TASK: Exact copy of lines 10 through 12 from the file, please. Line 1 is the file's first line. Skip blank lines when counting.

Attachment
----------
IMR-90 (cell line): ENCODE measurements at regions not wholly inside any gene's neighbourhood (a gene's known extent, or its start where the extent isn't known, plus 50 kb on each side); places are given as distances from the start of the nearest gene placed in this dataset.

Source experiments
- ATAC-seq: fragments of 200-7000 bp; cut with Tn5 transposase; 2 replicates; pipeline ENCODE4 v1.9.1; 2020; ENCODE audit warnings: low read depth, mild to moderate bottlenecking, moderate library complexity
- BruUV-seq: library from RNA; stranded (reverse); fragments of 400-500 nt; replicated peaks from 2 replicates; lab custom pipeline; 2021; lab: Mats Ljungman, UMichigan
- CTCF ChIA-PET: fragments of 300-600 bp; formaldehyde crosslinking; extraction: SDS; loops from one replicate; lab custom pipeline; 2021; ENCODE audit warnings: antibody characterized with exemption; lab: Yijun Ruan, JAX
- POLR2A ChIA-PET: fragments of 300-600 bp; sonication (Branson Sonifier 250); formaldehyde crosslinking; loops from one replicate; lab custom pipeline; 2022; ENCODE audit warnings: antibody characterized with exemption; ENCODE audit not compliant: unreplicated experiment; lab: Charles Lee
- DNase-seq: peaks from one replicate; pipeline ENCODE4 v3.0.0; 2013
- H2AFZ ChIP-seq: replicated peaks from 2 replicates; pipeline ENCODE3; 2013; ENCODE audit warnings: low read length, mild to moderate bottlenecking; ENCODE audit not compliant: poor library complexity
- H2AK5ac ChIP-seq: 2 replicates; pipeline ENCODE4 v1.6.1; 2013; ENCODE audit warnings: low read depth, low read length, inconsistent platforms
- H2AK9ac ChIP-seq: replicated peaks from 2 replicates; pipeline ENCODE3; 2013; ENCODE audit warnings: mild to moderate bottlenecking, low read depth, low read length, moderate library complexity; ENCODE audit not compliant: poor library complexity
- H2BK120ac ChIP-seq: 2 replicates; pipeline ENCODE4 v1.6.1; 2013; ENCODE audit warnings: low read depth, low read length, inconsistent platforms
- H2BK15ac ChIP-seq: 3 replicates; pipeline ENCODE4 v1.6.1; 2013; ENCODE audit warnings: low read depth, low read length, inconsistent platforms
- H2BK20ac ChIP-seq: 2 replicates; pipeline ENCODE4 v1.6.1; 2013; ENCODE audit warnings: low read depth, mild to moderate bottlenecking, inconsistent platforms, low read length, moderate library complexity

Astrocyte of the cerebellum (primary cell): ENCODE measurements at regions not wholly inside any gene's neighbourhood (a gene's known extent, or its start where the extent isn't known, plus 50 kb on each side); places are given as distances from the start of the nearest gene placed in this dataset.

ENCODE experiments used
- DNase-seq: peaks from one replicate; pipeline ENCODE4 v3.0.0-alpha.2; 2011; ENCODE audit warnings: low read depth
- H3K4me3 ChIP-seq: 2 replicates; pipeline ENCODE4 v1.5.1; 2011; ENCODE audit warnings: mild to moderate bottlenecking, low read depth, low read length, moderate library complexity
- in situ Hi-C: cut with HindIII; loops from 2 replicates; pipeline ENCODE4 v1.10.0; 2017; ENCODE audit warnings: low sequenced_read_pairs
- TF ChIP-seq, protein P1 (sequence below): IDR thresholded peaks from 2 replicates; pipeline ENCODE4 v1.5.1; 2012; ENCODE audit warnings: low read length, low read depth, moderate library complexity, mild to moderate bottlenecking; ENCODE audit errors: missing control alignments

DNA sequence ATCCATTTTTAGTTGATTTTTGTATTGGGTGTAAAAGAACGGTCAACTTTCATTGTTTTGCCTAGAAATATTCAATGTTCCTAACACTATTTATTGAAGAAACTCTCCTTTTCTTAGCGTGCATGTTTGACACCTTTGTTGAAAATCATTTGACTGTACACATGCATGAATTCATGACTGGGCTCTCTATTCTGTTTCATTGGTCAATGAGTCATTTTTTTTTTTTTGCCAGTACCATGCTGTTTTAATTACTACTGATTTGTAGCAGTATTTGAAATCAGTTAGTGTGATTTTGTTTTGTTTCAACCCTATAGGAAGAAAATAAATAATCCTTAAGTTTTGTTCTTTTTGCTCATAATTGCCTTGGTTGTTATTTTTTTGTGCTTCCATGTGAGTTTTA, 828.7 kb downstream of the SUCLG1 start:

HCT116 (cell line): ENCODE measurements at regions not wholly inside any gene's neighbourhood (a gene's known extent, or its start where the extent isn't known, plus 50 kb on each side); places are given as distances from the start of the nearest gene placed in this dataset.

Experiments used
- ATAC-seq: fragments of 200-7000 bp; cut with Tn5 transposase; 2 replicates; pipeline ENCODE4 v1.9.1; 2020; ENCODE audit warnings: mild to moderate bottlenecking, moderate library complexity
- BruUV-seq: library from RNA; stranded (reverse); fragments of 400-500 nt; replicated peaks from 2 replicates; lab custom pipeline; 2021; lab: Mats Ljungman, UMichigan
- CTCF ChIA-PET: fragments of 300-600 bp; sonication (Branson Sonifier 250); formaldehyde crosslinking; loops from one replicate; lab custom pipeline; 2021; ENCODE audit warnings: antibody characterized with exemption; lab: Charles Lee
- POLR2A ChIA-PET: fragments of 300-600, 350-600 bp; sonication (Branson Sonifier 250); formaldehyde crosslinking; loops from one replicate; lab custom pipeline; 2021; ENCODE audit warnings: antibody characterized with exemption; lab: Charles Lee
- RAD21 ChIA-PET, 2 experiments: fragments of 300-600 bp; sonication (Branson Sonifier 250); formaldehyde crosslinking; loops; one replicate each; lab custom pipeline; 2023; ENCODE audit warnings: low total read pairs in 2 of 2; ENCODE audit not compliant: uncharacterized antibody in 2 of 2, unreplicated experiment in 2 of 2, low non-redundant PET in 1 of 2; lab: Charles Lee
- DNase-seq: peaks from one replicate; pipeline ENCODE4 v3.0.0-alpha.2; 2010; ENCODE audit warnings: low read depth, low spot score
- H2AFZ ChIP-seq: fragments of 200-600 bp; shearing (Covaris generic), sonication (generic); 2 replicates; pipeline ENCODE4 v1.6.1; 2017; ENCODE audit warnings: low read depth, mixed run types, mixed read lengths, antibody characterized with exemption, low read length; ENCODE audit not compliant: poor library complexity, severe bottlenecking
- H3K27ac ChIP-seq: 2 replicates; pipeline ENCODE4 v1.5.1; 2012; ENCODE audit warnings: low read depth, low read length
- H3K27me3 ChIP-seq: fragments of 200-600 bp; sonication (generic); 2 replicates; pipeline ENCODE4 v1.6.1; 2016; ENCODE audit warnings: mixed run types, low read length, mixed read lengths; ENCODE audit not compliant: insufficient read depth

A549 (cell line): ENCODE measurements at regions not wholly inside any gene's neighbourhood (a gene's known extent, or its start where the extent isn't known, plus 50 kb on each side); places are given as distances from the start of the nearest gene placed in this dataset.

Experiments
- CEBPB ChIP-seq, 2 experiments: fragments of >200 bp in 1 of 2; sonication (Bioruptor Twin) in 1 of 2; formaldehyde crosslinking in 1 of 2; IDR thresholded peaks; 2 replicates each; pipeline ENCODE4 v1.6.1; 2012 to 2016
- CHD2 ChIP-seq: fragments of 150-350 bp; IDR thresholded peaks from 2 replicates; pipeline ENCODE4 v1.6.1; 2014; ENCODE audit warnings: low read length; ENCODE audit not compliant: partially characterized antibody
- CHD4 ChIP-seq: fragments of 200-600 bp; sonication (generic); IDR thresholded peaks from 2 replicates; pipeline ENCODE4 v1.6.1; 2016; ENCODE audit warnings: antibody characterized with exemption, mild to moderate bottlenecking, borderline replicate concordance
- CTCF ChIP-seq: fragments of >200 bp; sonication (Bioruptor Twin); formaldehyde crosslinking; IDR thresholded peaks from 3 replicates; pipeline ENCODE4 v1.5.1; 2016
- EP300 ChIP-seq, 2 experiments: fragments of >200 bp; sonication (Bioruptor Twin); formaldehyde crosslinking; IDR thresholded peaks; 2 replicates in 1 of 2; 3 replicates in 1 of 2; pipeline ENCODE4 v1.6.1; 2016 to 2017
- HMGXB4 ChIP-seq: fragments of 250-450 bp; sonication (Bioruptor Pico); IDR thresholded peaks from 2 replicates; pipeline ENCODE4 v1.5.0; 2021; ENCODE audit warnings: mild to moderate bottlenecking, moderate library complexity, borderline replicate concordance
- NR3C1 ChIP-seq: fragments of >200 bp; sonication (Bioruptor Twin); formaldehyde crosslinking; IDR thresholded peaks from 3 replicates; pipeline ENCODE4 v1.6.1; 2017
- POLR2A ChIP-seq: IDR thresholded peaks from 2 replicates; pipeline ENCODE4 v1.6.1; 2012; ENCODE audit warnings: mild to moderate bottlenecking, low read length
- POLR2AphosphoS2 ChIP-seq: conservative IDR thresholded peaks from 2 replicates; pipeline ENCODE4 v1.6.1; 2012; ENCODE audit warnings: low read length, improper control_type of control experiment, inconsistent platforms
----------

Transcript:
- H2AK9ac ChIP-seq: replicated peaks from 2 replicates; pipeline ENCODE3; 2013; ENCODE audit warnings: mild to moderate bottlenecking, low read depth, low read length, moderate library complexity; ENCODE audit not compliant: poor library complexity
- H2BK120ac ChIP-seq: 2 replicates; pipeline ENCODE4 v1.6.1; 2013; ENCODE audit warnings: low read depth, low read length, inconsistent platforms
- H2BK15ac ChIP-seq: 3 replicates; pipeline ENCODE4 v1.6.1; 2013; ENCODE audit warnings: low read depth, low read length, inconsistent platforms